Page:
China raises 2009 growth estimate to 9.1pc
China, the world’s third-largest economy, raised its estimate for growth in 2009 to 9.1pc from 8.7pc, as output by industrial and services companies increased at a faster pace.
The expansion put the value of gross domestic product at 34.05 trillion yuan, the National Bureau of Statistics said in a statement on its website today.
The figure translates to $4.98 trillion based on the average exchange rate between the yuan and the dollar in 2009, suggesting Japan retained its position as the second-largest economy with economic output of $5.07 trillion, according to Bloomberg calculations.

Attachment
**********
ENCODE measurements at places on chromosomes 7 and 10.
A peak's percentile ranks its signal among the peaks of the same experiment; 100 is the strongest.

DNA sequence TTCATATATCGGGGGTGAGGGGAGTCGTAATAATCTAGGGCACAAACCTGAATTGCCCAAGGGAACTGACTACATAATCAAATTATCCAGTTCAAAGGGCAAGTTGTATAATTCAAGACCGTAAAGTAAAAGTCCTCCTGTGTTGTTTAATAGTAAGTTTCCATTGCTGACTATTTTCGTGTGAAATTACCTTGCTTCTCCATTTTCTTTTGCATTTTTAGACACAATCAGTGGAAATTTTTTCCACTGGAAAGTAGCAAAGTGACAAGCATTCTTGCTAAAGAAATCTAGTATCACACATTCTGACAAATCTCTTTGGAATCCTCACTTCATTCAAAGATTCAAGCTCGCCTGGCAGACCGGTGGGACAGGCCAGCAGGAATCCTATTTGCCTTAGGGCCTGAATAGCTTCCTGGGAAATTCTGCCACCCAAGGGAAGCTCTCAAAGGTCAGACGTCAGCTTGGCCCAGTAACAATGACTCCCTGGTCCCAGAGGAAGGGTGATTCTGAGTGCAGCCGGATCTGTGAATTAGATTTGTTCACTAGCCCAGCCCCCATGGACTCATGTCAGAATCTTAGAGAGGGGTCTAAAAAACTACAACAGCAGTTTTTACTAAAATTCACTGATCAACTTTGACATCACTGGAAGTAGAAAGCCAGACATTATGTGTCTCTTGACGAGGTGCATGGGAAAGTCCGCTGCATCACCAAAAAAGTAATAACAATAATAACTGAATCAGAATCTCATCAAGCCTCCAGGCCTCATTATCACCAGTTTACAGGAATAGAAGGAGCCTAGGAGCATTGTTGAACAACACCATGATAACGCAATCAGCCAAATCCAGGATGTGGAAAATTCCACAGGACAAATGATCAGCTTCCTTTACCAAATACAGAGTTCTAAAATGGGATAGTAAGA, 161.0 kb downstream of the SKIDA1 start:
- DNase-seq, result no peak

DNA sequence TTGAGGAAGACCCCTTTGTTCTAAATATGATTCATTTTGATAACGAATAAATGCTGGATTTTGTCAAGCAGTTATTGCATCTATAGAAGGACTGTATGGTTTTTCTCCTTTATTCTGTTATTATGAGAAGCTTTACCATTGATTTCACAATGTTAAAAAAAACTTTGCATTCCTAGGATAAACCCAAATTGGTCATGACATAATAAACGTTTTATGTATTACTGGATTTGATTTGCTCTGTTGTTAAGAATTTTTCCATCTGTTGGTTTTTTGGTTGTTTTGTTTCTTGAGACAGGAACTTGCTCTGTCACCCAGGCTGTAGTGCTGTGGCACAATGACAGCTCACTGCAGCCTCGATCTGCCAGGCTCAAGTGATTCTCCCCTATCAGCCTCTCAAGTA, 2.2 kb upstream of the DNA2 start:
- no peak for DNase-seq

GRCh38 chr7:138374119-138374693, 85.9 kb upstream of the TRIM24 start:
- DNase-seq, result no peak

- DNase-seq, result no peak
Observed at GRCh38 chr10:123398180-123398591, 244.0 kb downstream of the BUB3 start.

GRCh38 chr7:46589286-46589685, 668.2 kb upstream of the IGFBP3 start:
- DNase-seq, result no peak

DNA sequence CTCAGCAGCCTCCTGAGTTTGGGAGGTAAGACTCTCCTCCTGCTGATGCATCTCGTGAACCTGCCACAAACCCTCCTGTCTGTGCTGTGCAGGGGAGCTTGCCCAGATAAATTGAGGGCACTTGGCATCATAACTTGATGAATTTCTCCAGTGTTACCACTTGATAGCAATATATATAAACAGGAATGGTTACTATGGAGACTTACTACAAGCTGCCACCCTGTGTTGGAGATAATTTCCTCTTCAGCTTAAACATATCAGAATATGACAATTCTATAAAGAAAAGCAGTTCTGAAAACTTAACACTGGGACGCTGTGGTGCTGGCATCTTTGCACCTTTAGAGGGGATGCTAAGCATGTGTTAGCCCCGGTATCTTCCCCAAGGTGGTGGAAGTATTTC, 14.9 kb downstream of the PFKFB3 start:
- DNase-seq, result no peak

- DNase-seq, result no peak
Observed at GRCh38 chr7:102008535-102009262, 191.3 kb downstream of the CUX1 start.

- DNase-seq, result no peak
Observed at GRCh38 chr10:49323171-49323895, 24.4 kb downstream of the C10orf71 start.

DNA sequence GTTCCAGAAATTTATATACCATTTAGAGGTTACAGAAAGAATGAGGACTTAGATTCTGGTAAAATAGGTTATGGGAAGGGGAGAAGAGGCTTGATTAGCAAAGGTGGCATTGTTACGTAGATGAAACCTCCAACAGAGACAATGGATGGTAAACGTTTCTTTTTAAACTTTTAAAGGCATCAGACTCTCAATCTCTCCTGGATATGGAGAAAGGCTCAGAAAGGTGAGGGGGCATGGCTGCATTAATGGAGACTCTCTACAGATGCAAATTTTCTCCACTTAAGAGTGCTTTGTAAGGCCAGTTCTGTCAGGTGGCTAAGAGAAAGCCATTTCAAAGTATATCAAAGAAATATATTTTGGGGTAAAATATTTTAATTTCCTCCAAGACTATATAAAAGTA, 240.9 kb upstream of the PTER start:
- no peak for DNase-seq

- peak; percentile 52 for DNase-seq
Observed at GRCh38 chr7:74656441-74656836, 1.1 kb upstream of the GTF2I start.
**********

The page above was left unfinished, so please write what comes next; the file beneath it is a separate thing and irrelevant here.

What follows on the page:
Growth was revised after “verification” of preliminary data released on January 21 showed expansion in both the industry and services sectors was 0.4 percentage point faster than originally estimated, according to the statement.
“China usually revises economic growth due to insufficient data collection, especially in the services sector,” said Lu Ting, a Hong Kong-based economist at Bank of America-Merrill Lynch.
“The revision to the industrial sector may be due to volatility in prices last year stemming from the financial crisis.”
The pace of industrial expansion was raised to 9.9pc and the rate for services was increased to 9.3pc, the bureau said in today’s statement.
Lu and Sun Mingchun from Nomura Holdings in Hong Kong said the revision won’t affect their growth forecasts for China this year.